updated 03:45 pm EDT, Fri September 24, 2010
This is a sponsored post
This is a Sponsored Post written on behalf of Boost Mobile. All opinions are 100% those of the author.
Until recently, most prepaid carriers have lacked smartphone options and appropriate plans for heavy data usage. Boost Mobile is one of the first companies to accommodate prepaid customers who want to upgrade their hardware and take advantage of the same level of service typically tied to yearly contracts. Electronista has taken a closer look at Boost Mobileís latest smartphones, including the Blackberry Curve and Motorola i1. We were surprised to learn that both devices can be linked to formidable smartphone plans, with lower monthly fees than most of the leading carriers charge for similar monthly service on a two-year contract.
Activating the i1 or Curve is a straightforward process, which we were able to complete outside of normal business hours and without needing to talk to a Boost Mobile representative or automated phone system. Each phone ships with an activation kit, with simple instructions that can be completed using a phone or Boost Mobileís web-based portal.
We were able to complete the activation process for each phone in just a few minutes. The i1 takes advantage of Sprintís iDEN network, which requires an included SIM card and enables nationwide Walkie-Talkie (push-to-talk) functionality. The Curve allows users to connect to dedicated BlackBerry services, along with Sprintís 3G CDMA network for fast data speeds. Users can choose an appropriate area code for each phone, while a zip code can be used to determine the next three digits.
Adding money to an account is also a straightforward process. The Re-Boost system allows users to continue their subscription by buying Re-Boost cards at retail locations, paying online using a credit/debit card or Re-Boost number, or adding money over the phone. Although the plans are contract-free, users can easily configure automatic payments.
Boost Mobile offers several options for smartphone owners, each with unlimited voice minutes, SMS/MMS messages, data, web use, and 411 services. Users can also take advantage of unlimited access to social networks, such as Facebook or Twitter, and a variety of instant messaging services. Aside from the basic services, the Curve also allows users to configure BlackBerry e-mail and RIMís range of mobile apps, while the i1 provides access to Android apps and services.
While Verizon charges $90/month for a smartphone contract with 450 voice minutes, or $120/month for unlimited minutes, Boost Mobile charges only $50 for unlimited data and voice access with the Motorola i1. Even the Monthly Unlimited plan for the BlackBerry Curve is available for just $60/month. The company also offers daily plans, which cost $2 for the i1 or $3 for the Curve.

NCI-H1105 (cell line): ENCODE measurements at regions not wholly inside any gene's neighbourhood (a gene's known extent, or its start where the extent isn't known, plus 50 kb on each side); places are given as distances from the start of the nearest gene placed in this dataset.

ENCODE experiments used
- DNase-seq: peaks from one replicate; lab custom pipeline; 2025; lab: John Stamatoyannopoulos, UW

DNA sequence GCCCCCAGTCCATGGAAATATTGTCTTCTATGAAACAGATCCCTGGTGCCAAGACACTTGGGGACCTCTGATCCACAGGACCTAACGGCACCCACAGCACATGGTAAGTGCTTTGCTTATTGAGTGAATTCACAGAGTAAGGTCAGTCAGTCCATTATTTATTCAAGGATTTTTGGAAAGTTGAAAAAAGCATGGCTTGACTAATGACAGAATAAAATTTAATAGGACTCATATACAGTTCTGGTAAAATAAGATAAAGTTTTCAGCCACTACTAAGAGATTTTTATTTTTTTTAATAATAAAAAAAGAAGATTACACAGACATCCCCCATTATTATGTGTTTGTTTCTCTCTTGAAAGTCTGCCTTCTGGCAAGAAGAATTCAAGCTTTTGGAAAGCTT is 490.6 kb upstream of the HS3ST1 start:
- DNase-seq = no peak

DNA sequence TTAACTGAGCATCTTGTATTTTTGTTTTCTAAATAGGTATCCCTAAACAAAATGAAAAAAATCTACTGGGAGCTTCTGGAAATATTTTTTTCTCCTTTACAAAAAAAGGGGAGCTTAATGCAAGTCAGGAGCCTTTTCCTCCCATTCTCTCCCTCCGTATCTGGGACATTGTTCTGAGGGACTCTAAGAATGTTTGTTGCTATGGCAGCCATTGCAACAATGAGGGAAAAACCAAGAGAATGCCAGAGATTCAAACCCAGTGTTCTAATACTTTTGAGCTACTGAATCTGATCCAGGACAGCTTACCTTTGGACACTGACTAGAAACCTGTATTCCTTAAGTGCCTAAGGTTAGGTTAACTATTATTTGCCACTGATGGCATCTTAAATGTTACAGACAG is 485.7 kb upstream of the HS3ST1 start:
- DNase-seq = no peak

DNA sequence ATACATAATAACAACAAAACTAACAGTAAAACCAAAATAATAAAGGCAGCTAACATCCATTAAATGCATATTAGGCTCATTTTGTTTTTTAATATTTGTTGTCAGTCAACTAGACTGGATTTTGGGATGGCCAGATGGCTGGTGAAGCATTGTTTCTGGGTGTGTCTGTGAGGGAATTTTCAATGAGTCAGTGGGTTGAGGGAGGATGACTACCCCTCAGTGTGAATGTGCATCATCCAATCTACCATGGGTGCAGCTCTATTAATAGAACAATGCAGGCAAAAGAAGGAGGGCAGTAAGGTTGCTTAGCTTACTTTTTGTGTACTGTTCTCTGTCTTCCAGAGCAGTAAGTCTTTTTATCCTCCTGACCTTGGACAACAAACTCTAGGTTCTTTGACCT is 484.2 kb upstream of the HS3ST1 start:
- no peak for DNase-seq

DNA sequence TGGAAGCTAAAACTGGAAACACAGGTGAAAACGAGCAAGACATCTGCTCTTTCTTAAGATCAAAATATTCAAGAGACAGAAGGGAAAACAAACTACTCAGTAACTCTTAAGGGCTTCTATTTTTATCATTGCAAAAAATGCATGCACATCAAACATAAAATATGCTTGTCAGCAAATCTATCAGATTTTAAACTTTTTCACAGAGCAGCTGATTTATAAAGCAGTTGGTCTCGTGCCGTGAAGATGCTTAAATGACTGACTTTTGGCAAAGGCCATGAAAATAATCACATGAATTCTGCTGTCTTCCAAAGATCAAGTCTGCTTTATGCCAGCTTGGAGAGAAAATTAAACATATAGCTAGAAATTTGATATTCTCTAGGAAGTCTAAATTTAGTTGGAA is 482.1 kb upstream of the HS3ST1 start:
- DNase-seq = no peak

Social networking is arguably one of the most important factors driving many customers to upgrade their cellphones to smartphones with data plans. Without a handset capable of posting updates to Twitter, Facebook or other networks, users are forced to wait until they have access to a computer before uploading content. With Boost Mobileís Unlimited plans, users can post updates and check in with their social networks all day without worrying about accidentally exceeding a data allowance and paying exorbitant fees.
We liked the Facebook and Twitter apps available on the Curve and i1. Both handsets integrate cameras for quickly uploading pictures while visiting friends or attending events. As contacts post updates to their respective pages, the content is automatically pushed to the phones. Even when we were not posting our own messages and pictures, we could kill time looking at up-to-date content from colleagues.
Motorolaís i1 offers a full range of smartphone features paired with rugged hardware. The handset is the only Android offering that exceeds MIL-STD 810F standards for resistance to water, dust and shock. Integrated GPS and an electronic compass allow users to take advantage of Google Maps for directions and navigation instructions, while a Swype keyboard increases input speed using the virtual keyboard. We also liked Wi-Fi connectivity and the five-megapixel camera with flash and auto-focus, which can also be used to record videos. The company includes a 2GB MicroSD card for music, videos or other content.
The Curve provides a similar set of features, with a hardware QWERTY keyboard designed for quick messaging or e-mail composition. Users can access their BlackBerry e-mail, or add up to ten additional accounts from other providers such as Gmail. The handset also integrates a two-megapixel camera, MicroSD slot (1GB card included), and a CDMA radio for 3G data.
Overall, the Monthly Unlimited plans represent an enticing option for anyone that wants to step up to a smartphone without breaking the bank. The affordable plans also serve as a potential option for subscribers frustrated with two-year contracts that push $100/month with limited voice allowances and data caps. Although the i1 costs more than a similar offering subsidized with a contract, the cheaper monthly plan still results in a significant savings over the course of a year.